C++20: Concepts - What we don't get


The Template Introduction from the Concepts TS is a new way to use concepts. This syntactic variant is not included in the Concepts Draft and, therefore, in the C++20 standard. But, I don't know what the farther away future brings.



Template Introduction

Let me first start with a short riddle. Which one, of the following syntactic variants, is not possible with the draft of the concept?


template<typename T>                                  // (1)
requires Integral<T>
T gcd(T a, T b){
    if( b == 0 ) return a;
    else return gcd(b, a % b);

template<typename T>                                  // (2)
T gcd1(T a, T b) requires Integral<T>{
    if( b == 0 ){ return a; }
    else return gcd(b, a % b);

template<Integral T>                                  // (3)
T gcd2(T a, T b){
    if( b == 0 ){ return a; }
    else return gcd(b, a % b);

Integral auto gcd3(Integral auto a, Integral auto b){ // (4)
    if( b == 0 ){ return a; }
    else return gcd(b, a % b);

Integral{T}                                           // (5)
Integral gcd(T a, T b){
  if( b == 0 ){ return a; }
    return gcd(b, a % b);


Maybe, you don't know. So let me name the five variants.

  1. Requires clause
  2. Trailing requires clause
  3. Constrained template parameters
  4. Abbreviated Function Templates
  5. Template Introduction

I assume you have chosen the most obscure one: Template Introduction. You are right. Maybe we get it with a later C++ standard, but I'm highly sceptical. In my talks in the last year, I heard no one complaining that they are not part of C++20. I'm also not a big fan of Template Introduction because they introduced a new asymmetry, and you know, I'm not a fan of asymmetries.


Rainer D 6 P2 540x540Modernes C++ Mentoring

Stay informed about my mentoring programs.



Subscribe via E-Mail.

The Asymmetry

Instead of declaring your constrained template by using template<Integral T>, you can just Integral{T}. Here, you see the asymmetry. You can only use Template Introduction with concepts (constrained placeholders) but not with auto (unconstrained placeholders). The following example makes my point. This and the following example is based on the previous concepts TS specification and compiled with the GCC.


// templateIntroduction.cpp

#include <type_traits>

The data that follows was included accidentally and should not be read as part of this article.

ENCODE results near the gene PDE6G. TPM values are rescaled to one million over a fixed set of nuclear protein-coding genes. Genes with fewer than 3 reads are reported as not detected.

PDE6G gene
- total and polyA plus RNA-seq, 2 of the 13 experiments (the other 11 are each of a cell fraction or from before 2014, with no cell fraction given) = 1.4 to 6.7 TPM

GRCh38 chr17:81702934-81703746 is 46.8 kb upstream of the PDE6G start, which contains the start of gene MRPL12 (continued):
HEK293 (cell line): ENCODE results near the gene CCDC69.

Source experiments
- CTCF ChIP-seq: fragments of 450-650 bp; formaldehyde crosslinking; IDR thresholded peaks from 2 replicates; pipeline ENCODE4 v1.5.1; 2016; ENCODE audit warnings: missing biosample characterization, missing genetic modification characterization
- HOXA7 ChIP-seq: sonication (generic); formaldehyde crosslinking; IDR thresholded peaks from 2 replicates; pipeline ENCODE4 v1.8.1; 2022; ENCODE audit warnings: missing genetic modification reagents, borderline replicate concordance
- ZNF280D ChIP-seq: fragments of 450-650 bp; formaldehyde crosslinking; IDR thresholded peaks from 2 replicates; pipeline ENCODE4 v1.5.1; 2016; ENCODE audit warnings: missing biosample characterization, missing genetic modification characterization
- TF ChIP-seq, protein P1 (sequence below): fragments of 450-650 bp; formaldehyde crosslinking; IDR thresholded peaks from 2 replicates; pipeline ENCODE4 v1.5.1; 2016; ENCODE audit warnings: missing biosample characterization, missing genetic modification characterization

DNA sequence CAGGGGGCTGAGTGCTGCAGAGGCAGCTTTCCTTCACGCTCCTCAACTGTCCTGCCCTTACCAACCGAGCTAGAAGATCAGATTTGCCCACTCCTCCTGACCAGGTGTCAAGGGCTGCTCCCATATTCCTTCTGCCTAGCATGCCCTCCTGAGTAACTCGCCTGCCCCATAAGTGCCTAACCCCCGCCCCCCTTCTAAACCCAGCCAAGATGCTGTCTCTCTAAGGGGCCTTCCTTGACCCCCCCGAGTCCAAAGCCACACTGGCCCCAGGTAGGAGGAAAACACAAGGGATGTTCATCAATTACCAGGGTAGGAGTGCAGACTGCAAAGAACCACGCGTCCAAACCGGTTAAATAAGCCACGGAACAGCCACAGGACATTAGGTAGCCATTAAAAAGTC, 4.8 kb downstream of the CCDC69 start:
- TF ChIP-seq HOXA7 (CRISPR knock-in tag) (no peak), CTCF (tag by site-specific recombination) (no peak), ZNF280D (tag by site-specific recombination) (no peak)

#include <iostream>

template<typename T>
concept bool Integral(){
  return std::is_integral<T>::value;

Integral{T}                            // (1)
Integral gcd(T a, T b){
  if( b == 0 ){ return a; }
    return gcd(b, a % b);

Integral{T}                            // (2)
class ConstrainedClass{};


auto{T}                                // (4)
auto gcd(T a, T b){
  if( b == 0 ){ return a; }
    return gcd(b, a % b);

auto{T}                                // (5)
class ConstrainedClass{};


int main(){
  std::cout << std::endl;
  auto res= gcd(100, 10); 

  ConstrainedClass<int> constrainedClass;
  ConstrainedClass<double> constrainedClass1;  // (3)
  std::cout << std::endl;



I use Template introduction for the function template gcd (line 1) and the class template ConstrainedClass (line 2). As expected,  the concept will kick in if I try to instantiate ConstraintedClass for double (line 3).



I don't like it that I can not just replace Integral with auto such as in lines 4 and 5. Up to this point in my posts to concepts, I used constrained placeholders (concepts) and unconstrained placeholders (auto) interchangeably. This straightforward principle is gone with Template Introduction.

Of course, I could easily overcome this restriction by defining a concept that always evaluated to true.

// templateIntroductionGeneric.cpp

#include <iostream>
#include <string>
#include <typeinfo>
#include <utility>

struct NoDefaultConstructor{               // (5)
    NoDefaultConstructor() = delete;

template<typename T>                       // (1)
concept bool Generic(){
  return true;

Generic{T}                                 // (2)
Generic gcd(T a, T b){
  if( b == 0 ){ return a; }
    return gcd(b, a % b);

Generic{T}                                 // (3)
class ConstrainedClass{
    std::cout << typeid(decltype(std::declval<T>())).name()   // (4)